Taxiing by the SQ
A380 on the way to the gate.
My plane at the gate.
I went into Passport Control and the IRIS scan lane was working, so it took me like 5 minutes total to get through customs and immigration. I had a slip to use the Fasttrack, but IRIS scan is great!
I felt welcome!
I had to visit Terminal 5 before heading up to Oxford. I needed to be in Oxford only by 5 or 6pm, so I wasn't in any hurry. We landed around 11am.
I love the architecture of Terminal 5.
Both inside and outside!
The views from T5
are great too! There's a nice viewing area on the upper level outside by the passenger drop off area.
One of LHR
's many A380 departures. I also saw the Qantas A380 take off, but didn't get a pic for it. I was walking between locations and didn't have time to take a shot of it.
Now it's time for the ground portion of the trip... including other methods of transportation than air!
It's cheaper and faster to get from LHR
to Oxford by bus, but I prefer the train! I took the Heathrow Express to Paddington and took a train to Oxford.
Here's a shot of Paddington. I also really like the iron architecture of Victorian rail stations.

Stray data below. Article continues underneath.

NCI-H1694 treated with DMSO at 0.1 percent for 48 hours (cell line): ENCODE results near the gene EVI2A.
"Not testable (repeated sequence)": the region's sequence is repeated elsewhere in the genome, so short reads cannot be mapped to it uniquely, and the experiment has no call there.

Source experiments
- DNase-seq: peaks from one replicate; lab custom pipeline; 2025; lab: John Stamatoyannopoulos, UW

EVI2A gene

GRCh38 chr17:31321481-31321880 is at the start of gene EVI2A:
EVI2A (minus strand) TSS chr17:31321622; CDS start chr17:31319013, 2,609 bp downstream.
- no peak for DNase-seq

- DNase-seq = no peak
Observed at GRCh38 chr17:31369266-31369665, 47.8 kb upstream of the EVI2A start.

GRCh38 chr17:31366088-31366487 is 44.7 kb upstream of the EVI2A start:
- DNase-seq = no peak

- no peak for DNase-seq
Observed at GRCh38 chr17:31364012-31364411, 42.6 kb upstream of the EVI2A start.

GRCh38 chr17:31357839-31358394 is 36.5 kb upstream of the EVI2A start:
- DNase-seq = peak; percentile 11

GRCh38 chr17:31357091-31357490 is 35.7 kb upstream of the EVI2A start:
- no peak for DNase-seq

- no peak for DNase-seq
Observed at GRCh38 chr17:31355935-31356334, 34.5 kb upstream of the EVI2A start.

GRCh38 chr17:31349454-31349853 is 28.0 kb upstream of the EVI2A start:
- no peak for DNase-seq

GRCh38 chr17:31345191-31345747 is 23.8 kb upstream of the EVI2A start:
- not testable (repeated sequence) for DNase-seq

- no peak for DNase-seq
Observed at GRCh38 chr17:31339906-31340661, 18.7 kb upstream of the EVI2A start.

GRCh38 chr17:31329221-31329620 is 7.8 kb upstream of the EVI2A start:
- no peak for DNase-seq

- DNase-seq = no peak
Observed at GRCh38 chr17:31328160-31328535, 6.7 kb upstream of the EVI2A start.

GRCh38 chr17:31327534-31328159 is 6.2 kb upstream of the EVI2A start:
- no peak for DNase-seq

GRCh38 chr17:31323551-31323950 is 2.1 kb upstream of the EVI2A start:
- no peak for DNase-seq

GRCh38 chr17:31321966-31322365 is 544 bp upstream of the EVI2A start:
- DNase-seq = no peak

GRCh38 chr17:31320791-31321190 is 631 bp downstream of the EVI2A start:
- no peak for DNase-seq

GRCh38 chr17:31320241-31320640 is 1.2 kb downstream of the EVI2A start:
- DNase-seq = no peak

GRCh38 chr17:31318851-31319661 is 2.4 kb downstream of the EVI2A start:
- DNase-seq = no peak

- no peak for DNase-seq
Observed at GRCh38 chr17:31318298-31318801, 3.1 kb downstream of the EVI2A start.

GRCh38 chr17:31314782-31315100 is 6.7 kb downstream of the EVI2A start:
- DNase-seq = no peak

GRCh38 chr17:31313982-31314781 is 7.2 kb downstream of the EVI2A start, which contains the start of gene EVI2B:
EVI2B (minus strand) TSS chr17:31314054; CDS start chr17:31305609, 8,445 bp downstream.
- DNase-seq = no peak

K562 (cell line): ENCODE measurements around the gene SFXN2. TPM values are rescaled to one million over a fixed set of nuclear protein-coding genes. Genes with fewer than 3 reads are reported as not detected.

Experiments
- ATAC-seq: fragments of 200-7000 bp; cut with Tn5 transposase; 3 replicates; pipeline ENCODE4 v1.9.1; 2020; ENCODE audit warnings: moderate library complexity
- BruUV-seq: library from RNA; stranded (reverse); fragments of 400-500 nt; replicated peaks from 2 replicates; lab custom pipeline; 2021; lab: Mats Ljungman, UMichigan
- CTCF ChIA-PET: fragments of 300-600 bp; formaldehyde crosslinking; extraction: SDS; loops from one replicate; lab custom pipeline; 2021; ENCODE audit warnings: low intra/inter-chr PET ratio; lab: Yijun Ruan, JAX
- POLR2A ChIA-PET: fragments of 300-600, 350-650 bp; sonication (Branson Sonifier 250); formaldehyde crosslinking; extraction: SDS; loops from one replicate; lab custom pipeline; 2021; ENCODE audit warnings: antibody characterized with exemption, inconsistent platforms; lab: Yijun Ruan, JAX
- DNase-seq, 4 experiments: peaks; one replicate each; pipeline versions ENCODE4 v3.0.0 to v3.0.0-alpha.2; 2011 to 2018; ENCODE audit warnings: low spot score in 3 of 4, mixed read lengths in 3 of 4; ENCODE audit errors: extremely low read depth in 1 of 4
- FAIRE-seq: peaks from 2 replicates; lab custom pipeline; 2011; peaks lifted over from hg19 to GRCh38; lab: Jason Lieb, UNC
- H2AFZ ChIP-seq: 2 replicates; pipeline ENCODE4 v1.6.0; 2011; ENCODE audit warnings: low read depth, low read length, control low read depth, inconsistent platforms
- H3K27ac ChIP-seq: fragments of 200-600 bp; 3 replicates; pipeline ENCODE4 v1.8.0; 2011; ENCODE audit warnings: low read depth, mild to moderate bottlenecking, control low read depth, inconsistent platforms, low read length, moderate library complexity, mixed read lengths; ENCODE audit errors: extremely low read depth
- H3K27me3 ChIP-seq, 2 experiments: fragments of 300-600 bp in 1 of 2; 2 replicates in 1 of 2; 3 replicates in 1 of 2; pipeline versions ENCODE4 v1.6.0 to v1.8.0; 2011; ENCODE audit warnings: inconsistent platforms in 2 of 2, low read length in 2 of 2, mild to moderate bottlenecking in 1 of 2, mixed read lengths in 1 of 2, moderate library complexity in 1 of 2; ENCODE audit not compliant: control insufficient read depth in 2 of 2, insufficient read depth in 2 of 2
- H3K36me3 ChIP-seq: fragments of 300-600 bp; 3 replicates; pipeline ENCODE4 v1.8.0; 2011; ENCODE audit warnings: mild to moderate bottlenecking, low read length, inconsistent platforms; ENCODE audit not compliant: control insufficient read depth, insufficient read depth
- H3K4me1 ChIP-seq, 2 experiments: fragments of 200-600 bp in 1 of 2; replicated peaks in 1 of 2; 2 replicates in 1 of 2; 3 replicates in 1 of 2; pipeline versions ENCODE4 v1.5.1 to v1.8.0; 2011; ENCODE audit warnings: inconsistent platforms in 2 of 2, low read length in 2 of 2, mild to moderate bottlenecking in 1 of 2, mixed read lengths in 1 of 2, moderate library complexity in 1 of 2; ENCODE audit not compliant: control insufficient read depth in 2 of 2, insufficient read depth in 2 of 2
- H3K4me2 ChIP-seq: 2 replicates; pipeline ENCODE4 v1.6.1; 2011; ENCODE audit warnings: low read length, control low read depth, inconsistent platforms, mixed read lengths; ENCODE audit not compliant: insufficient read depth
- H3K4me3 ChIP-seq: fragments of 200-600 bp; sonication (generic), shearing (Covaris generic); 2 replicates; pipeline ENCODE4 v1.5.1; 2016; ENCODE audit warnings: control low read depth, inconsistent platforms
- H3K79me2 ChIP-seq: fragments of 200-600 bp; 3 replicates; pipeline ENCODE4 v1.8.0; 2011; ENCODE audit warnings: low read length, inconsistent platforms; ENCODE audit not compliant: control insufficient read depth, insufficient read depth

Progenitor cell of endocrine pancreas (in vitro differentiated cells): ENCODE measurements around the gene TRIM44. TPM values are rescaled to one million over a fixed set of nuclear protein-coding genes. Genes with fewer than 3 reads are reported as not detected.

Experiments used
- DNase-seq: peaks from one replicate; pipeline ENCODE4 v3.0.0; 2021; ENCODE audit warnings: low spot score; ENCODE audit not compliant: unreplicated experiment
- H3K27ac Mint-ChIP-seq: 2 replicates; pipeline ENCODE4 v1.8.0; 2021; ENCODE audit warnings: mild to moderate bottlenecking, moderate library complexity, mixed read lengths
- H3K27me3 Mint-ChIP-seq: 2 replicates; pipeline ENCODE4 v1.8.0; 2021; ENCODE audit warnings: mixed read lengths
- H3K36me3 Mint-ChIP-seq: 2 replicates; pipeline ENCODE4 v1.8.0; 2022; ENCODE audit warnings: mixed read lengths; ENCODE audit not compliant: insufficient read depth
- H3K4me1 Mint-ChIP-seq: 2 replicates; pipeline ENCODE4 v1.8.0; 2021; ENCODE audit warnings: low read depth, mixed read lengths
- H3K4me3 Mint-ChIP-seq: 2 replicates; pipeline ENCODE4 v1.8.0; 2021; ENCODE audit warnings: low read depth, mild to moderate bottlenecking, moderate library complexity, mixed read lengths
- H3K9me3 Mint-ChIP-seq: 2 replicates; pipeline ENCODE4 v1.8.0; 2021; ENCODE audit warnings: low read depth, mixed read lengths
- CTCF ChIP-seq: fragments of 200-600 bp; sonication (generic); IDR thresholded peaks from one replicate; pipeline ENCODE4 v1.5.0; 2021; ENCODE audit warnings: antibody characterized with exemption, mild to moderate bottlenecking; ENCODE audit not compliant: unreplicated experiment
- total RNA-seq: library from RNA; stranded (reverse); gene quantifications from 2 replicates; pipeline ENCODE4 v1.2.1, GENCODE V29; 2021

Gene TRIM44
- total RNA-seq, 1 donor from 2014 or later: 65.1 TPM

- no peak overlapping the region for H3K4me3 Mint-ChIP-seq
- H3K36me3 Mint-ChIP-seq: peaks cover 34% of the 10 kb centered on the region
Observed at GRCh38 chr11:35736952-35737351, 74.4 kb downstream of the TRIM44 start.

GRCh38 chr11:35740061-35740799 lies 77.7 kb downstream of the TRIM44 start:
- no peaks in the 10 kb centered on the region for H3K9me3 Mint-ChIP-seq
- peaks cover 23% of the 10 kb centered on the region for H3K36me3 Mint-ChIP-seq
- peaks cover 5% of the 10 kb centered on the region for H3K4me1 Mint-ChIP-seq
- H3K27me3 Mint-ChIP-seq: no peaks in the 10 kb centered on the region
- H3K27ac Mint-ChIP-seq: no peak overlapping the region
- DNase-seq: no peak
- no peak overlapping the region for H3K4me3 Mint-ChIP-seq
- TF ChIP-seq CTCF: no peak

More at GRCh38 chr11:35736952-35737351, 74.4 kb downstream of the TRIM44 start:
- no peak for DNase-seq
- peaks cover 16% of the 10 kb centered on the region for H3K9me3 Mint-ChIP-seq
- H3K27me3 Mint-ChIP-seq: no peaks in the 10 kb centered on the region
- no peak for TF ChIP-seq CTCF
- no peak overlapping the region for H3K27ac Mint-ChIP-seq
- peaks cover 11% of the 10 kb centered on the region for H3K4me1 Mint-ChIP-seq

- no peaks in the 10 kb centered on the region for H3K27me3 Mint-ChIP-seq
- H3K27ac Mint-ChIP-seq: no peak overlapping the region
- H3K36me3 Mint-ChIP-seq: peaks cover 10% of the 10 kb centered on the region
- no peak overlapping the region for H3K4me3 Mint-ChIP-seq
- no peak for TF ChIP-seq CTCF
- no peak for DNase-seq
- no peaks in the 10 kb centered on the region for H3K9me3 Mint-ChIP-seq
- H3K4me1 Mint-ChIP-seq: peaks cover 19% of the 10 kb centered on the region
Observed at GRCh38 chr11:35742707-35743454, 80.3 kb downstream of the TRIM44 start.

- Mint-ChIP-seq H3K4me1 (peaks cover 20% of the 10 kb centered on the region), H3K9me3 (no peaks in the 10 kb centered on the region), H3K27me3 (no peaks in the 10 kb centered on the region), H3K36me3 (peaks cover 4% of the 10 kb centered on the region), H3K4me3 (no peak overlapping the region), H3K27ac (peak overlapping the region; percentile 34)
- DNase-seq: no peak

The Oxford rail station parking lot! Nobody drives cars, they all have bikes in Oxford! I once rented (hired) a bike for several weeks in Oxford and parked it in that mess when I would catch the train.
I was going to Oxonmoot, which is held at different locations every year. This year it was in the college Lady Margaret Hall, on the north side of the city centre. On the way there, I made a small detour that I had been wanting to make for about a year! Beaumont Street, which wasn't really much of a detour.
You are probably wondering why Beaumont Street?
Here's a view of the street from the west side.
It actually has some big landmarks on it.
Such as the very nice Randolf Hotel.
And the Ashmolean Museum